CANTON — Today, I am preparing to run my fifth half marathon because 13 years ago a giant replica of a colon was coming to a mall near the city where I was the editor of the newspaper.
I was writing an editorial about the colon replica. It was Colon Cancer Awareness Month, it was the end of the week and I had run out of editorial ideas.
“Colon cancer awareness is important,” I thought.
So, I started writing.
Once I had covered all the details of the colon replica’s visit I was at a bit of a loss. I didn’t know much about colon cancer.
Google led me to the American Cancer Society, which led me to a list of symptoms.
I copied and pasted the symptoms into my editorial: changes in bowel habits, cramps and bloating, feeling as though the bowels are not empty, blood in the stool, unexplained weight loss, fatigue, shortness of breath.
If you removed unexplained weight loss from the list, I had every symptom.
I had an explanation for each symptom, taken separately. Seeing all of them together made me think my explanations might be wrong.
My wife scheduled an appointment with my doctor, who sent me for a colonoscopy, where I was informed that I had a tumor in my rectum that was bordering on getting large.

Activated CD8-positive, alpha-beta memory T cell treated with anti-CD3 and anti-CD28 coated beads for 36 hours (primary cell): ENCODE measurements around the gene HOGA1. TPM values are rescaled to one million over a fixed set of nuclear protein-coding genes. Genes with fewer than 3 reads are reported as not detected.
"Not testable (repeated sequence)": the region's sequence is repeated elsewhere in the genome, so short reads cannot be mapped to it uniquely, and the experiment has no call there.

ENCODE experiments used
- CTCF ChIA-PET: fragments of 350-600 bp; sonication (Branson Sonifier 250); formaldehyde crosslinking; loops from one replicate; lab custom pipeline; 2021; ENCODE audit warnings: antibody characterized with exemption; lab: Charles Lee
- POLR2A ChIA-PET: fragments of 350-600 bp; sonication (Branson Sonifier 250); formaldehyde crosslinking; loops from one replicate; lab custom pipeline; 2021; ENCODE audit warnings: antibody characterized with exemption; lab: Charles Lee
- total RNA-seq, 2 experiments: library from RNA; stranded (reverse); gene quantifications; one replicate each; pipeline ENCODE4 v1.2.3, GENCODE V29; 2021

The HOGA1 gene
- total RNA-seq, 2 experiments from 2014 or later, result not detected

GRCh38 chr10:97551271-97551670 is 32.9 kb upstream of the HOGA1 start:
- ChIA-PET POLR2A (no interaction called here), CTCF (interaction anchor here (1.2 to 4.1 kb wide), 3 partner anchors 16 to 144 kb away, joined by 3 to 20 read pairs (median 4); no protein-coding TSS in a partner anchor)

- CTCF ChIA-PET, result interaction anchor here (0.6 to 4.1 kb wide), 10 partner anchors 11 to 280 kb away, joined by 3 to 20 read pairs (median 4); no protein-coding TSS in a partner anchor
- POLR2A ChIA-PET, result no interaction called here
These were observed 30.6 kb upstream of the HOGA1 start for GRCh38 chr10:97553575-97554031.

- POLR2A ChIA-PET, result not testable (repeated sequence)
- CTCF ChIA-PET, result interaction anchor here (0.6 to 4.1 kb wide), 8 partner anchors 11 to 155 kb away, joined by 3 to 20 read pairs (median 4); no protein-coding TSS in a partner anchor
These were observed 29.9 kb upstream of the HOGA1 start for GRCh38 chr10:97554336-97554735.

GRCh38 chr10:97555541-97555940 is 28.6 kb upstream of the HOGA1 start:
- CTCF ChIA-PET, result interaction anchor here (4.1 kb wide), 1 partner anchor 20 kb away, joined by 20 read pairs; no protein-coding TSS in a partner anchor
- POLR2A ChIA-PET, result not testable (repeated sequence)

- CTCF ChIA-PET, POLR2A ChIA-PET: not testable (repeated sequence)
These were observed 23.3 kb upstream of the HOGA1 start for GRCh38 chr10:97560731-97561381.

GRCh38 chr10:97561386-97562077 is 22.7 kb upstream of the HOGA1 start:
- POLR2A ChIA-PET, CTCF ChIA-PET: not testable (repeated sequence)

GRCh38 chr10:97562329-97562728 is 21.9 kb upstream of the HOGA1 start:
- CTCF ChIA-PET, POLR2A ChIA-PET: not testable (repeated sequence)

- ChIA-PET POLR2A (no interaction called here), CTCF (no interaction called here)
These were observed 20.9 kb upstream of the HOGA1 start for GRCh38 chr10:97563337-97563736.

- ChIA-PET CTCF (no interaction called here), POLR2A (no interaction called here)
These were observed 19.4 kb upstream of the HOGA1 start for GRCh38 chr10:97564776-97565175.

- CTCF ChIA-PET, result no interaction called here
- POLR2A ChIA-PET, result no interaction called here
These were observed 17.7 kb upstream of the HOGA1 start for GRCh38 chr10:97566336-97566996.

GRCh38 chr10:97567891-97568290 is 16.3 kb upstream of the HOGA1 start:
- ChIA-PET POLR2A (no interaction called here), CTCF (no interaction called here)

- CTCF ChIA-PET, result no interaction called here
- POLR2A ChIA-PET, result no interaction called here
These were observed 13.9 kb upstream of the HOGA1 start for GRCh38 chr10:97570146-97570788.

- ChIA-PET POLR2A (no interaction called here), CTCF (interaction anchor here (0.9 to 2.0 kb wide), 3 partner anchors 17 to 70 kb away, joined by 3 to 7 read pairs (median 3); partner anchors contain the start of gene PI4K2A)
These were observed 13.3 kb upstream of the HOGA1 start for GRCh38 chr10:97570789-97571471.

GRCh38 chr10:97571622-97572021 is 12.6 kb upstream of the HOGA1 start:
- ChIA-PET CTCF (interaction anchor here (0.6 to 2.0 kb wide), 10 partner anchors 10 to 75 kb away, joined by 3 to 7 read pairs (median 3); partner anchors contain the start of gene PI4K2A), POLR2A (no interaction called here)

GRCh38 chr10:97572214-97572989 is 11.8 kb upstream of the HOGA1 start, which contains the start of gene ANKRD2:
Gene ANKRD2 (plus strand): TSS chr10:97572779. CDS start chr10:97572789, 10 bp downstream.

I was thrown into the cancer treatment whirlwind. I had chemotherapy, which included having a pump hooked up to a port in my chest for a week at a time. I had radiation treatments which had me lying on a table while casually chatting with the radiologist who was jiggling my bare butt to get the lasers lined up. I had a major abdominal surgery that knocked me out of work for eight weeks and left me with a permanent colostomy.
That all happened in 2006 and there has been no evidence of disease since then.
I can say that excellent doctors, diligent nurses, incredible technology and a supportive family and workplace worked together to save my life – and I do. But, the truth is – it was that giant colon replica.
If you are 50 years old and have not talked to your doctor about a colon cancer screening, you really should.
If you have a chance to see Claxton-Hepburn’s inflatable colon at the Lockwood Arena on Sept. 22 or anywhere else it appears, tell it, “thanks.”
Tom Graser is the St. Lawrence, Franklin County Editor for Northern New York Newspapers. Follow him on Twitter @Stlawed.